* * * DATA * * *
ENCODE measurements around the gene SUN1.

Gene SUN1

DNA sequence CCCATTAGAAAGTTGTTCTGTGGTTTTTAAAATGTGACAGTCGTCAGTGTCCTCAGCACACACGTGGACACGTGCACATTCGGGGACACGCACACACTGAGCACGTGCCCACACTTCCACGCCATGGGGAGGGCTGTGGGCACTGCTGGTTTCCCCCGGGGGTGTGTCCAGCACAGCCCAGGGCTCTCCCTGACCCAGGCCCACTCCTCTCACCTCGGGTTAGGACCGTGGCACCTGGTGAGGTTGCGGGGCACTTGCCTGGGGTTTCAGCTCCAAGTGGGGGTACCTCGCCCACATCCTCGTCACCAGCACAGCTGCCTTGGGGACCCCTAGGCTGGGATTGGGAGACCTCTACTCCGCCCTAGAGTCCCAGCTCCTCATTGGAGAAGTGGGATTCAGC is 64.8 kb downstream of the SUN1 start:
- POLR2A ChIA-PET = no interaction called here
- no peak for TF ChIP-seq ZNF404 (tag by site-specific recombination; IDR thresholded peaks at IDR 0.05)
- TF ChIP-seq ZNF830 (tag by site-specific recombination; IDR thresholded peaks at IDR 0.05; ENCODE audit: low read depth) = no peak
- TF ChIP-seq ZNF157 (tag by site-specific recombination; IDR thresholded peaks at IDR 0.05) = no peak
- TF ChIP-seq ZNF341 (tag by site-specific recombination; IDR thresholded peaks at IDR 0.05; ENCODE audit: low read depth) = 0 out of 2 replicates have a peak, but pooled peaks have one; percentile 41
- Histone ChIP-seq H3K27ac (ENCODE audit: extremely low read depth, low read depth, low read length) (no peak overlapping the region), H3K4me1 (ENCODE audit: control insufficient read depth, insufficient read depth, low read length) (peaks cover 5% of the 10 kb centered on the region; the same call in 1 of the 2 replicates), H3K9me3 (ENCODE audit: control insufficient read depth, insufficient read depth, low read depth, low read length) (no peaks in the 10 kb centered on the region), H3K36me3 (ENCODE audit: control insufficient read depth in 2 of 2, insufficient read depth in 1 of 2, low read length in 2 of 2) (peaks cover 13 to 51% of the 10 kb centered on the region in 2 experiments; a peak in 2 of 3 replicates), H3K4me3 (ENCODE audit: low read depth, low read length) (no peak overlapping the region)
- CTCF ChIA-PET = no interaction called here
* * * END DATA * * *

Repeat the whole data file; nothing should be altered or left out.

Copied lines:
ENCODE measurements around the gene SUN1.

Gene SUN1

DNA sequence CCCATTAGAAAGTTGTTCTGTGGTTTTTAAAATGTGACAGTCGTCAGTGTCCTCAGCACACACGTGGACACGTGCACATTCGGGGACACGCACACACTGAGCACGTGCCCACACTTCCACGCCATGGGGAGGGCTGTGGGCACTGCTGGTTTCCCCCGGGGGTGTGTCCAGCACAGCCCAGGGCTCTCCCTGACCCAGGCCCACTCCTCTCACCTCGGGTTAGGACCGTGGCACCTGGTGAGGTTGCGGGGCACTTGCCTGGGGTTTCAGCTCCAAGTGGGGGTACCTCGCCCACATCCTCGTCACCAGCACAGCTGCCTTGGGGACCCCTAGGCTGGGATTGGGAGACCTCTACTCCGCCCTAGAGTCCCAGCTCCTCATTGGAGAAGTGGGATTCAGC is 64.8 kb downstream of the SUN1 start:
- POLR2A ChIA-PET = no interaction called here
- no peak for TF ChIP-seq ZNF404 (tag by site-specific recombination; IDR thresholded peaks at IDR 0.05)
- TF ChIP-seq ZNF830 (tag by site-specific recombination; IDR thresholded peaks at IDR 0.05; ENCODE audit: low read depth) = no peak
- TF ChIP-seq ZNF157 (tag by site-specific recombination; IDR thresholded peaks at IDR 0.05) = no peak
- TF ChIP-seq ZNF341 (tag by site-specific recombination; IDR thresholded peaks at IDR 0.05; ENCODE audit: low read depth) = 0 out of 2 replicates have a peak, but pooled peaks have one; percentile 41
- Histone ChIP-seq H3K27ac (ENCODE audit: extremely low read depth, low read depth, low read length) (no peak overlapping the region), H3K4me1 (ENCODE audit: control insufficient read depth, insufficient read depth, low read length) (peaks cover 5% of the 10 kb centered on the region; the same call in 1 of the 2 replicates), H3K9me3 (ENCODE audit: control insufficient read depth, insufficient read depth, low read depth, low read length) (no peaks in the 10 kb centered on the region), H3K36me3 (ENCODE audit: control insufficient read depth in 2 of 2, insufficient read depth in 1 of 2, low read length in 2 of 2) (peaks cover 13 to 51% of the 10 kb centered on the region in 2 experiments; a peak in 2 of 3 replicates), H3K4me3 (ENCODE audit: low read depth, low read length) (no peak overlapping the region)
- CTCF ChIA-PET = no interaction called here